Jones singled out her first preceptor as having the most significant influence on her career. Although she felt intimidated by the pressure to move quickly as a graduate nurse in the ED, she said her preceptor was “amazingly calm.”

When she asked how he could move seamlessly from room to room without being stressed, he gave her advice that has stayed with her: “Nursing is about having the confidence to know that you are strong enough to care for those who need us, and to trust in the knowledge you will acquire with experience. By building strength and confidence through experience, nursing will become easier and eventually it will be second nature to you.”

She advises her colleagues to “never forget the love that inspired you to do this job because that is what will support you and give you strength as you climb toward your success.” Jones is working on her graduate nursing degree, with the goal of becoming a CNO or completing a doctoral degree.

Patient & Staff Management

Monique Taylor, MS, MBA, APRN, CNS-BC, Clinical resource nurse, medical/surgical nursing, Ben Taub General Hospital,  Harris Health System, Houston

Monique Taylor, RN

The most rewarding part of her work as clinical nurse liaison for medical/surgical nursing is her role as nurse mentor, Taylor said. “Witnessing the luster in the eyes of colleagues who accomplish what they originally thought to be unachievable is fulfilling,” she said. Taylor felt both “excited and humbled” to win the regional GEM Award for Patient and Staff Management.

Taylor’s nominator said, “No matter what hat she may be wearing on a given day — educator, researcher, coach, advocate for patients and colleagues — her peers consistently note her contributions catapult professional practice to new heights.”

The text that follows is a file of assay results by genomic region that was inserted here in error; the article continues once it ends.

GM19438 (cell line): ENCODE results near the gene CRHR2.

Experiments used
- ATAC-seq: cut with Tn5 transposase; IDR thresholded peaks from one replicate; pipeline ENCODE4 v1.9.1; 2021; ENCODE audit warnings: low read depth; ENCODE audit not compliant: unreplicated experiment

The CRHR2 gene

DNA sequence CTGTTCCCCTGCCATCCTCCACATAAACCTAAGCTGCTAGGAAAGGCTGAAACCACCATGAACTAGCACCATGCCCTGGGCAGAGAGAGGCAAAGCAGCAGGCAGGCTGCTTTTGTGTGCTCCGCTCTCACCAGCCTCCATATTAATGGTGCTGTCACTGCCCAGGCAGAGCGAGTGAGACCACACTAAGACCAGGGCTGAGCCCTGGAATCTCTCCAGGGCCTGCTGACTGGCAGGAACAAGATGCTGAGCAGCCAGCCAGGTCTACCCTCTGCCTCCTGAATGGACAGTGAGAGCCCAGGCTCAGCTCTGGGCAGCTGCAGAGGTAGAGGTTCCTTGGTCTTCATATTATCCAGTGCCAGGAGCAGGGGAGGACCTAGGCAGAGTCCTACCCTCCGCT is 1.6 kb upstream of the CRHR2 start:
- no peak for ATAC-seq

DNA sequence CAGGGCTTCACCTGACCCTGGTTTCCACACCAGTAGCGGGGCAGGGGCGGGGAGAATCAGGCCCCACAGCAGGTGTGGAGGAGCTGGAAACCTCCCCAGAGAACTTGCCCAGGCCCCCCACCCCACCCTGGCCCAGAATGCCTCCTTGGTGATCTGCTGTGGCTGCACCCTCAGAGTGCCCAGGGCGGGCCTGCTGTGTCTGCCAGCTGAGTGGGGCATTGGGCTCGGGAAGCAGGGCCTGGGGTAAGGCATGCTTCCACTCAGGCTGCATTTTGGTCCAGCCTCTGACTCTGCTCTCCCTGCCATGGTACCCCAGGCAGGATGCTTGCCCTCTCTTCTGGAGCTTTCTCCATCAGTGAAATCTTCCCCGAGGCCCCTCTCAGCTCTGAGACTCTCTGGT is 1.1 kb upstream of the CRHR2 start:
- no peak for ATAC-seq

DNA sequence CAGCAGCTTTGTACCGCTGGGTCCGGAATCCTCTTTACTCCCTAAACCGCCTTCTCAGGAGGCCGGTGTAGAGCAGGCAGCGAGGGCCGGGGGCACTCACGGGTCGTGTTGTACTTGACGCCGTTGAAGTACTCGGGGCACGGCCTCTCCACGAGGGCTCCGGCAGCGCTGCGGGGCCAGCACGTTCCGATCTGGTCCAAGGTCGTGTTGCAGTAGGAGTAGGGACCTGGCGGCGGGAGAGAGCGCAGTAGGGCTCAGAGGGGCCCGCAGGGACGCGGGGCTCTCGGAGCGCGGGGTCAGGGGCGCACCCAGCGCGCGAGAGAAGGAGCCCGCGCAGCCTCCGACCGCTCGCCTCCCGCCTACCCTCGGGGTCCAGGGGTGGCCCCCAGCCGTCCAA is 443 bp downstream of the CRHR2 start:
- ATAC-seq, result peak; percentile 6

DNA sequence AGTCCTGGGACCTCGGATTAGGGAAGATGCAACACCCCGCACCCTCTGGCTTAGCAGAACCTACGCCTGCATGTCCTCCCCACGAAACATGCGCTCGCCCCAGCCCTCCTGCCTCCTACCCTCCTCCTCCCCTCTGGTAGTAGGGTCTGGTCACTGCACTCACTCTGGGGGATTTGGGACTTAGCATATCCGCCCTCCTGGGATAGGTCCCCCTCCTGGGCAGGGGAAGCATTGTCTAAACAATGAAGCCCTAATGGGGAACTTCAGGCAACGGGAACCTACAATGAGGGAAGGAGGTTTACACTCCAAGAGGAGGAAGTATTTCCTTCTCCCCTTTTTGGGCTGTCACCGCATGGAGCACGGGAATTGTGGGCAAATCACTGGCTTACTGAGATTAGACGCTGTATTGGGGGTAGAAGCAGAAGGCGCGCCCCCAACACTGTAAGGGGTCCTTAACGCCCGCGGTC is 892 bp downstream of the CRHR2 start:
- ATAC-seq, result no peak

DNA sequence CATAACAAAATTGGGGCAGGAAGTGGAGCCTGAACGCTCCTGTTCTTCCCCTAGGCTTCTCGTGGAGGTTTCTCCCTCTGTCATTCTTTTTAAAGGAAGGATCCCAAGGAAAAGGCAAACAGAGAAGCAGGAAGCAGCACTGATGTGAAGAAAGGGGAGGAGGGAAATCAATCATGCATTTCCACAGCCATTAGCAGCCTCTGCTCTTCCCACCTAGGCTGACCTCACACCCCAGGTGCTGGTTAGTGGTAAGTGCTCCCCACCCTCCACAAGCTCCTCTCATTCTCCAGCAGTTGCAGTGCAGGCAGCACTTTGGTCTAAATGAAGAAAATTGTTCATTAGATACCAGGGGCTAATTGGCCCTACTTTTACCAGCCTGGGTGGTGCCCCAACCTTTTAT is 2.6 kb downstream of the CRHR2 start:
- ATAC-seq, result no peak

Taylor is responsible for 104 RNs in four medical surgical units at Ben Taub. Her nominator praised her for “unrivaled clinical knowledge, dynamic interpersonal skills and an attitude rebuking any notion that a task may be too difficult.” Ben Taub Hospital is recognized as a safety-net facility, and Taylor “has truly raised the standard of care and made healthcare knowledge accessible for both patients and providers,” her nominator said.

Taylor said her father influenced her career and instilled in her “the importance of education, integrity and respect.”

She is dedicated to her staff’s development, and is particularly proud of increasing the number of certified med/surg nurses under her leadership.

As a lifelong learner, she holds two master’s degrees and is certified as a clinical nurse specialist in adult health and in advanced oncology. She said her future aspiration is to pursue doctoral studies, with a short-term goal of becoming a certified quality auditor.

Taylor said she enjoys functioning in the roles of clinical expert, coach and cheerleader. She inspires nurses to explore opportunities for growth and development, advising them not to let “unchartered territories … deter you from being a forward-thinker, risk-taker and someone who is not afraid to make mistakes.” Rather than letting concerns about failing hinder one’s actions, Taylor said “embrace the immeasurable possibilities to change lives for the better.”

Volunteerism & Service

Cheryl Gainer, MSN, RN, CNM, Clinical instructor , Chairwoman, faculty issues, University of Texas at Arlington, College of Nursing and Health Innovation

Cheryl Gainer, RN

Gainer found her passion in the volunteer work she does with children who have celiac disease, and said what means most to her about winning the GEM Award is the fact that “more nurses will read or hear about celiac disease and gluten sensitivity.”

Gainer is the director of nursing and a camp nurse for The Gluten Free Escape, an annual summer resident camp for children, ages 7-15 years. A camp nurse for 12 years, she plans to continue this work for “as long as I am mentally and physically able.” Gainer recruits and trains camp nurses, who care for approximately 130 campers and staff, manage camper medications, and provide emergency and first-aid treatment.

Gainer also volunteers at celiac support groups and raises awareness of the disease through journal articles and speaking engagements.

After she retires in a few years, Gainer looks forward to having more time to write and publish, and “to continue sharing my knowledge, expertise and experience with others in additional venues.”

Gainer has been an invited speaker on celiac disease for national meetings of the American College of Nurse-Midwives and the Society of Gastroenterology Nurses and Associates.